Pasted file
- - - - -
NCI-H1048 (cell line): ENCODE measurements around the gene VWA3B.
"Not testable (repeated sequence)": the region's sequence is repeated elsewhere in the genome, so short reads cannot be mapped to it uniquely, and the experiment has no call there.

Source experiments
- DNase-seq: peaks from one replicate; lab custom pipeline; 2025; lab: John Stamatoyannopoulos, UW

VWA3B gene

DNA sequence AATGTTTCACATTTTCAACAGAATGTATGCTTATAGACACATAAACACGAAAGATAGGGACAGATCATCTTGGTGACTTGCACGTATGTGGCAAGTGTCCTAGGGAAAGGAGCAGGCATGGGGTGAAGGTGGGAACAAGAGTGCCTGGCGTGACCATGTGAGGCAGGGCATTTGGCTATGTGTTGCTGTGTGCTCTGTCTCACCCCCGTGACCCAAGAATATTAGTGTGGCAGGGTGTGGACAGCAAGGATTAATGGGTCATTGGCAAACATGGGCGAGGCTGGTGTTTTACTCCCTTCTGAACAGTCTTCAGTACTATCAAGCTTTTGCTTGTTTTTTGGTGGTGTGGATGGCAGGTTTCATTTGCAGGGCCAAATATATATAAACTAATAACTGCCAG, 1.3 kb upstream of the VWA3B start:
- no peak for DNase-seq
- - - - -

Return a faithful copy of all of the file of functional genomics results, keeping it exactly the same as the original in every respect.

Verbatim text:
NCI-H1048 (cell line): ENCODE measurements around the gene VWA3B.
"Not testable (repeated sequence)": the region's sequence is repeated elsewhere in the genome, so short reads cannot be mapped to it uniquely, and the experiment has no call there.

Source experiments
- DNase-seq: peaks from one replicate; lab custom pipeline; 2025; lab: John Stamatoyannopoulos, UW

VWA3B gene

DNA sequence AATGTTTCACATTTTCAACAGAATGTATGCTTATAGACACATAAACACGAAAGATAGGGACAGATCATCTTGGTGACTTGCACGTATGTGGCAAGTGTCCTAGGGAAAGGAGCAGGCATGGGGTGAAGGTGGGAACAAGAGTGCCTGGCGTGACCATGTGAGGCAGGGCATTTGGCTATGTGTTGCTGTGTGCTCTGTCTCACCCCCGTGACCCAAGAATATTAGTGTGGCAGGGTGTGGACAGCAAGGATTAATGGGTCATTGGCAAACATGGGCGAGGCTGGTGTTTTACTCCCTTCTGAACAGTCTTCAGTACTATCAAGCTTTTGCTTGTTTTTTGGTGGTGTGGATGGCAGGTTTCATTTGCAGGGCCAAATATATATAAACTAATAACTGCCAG, 1.3 kb upstream of the VWA3B start:
- no peak for DNase-seq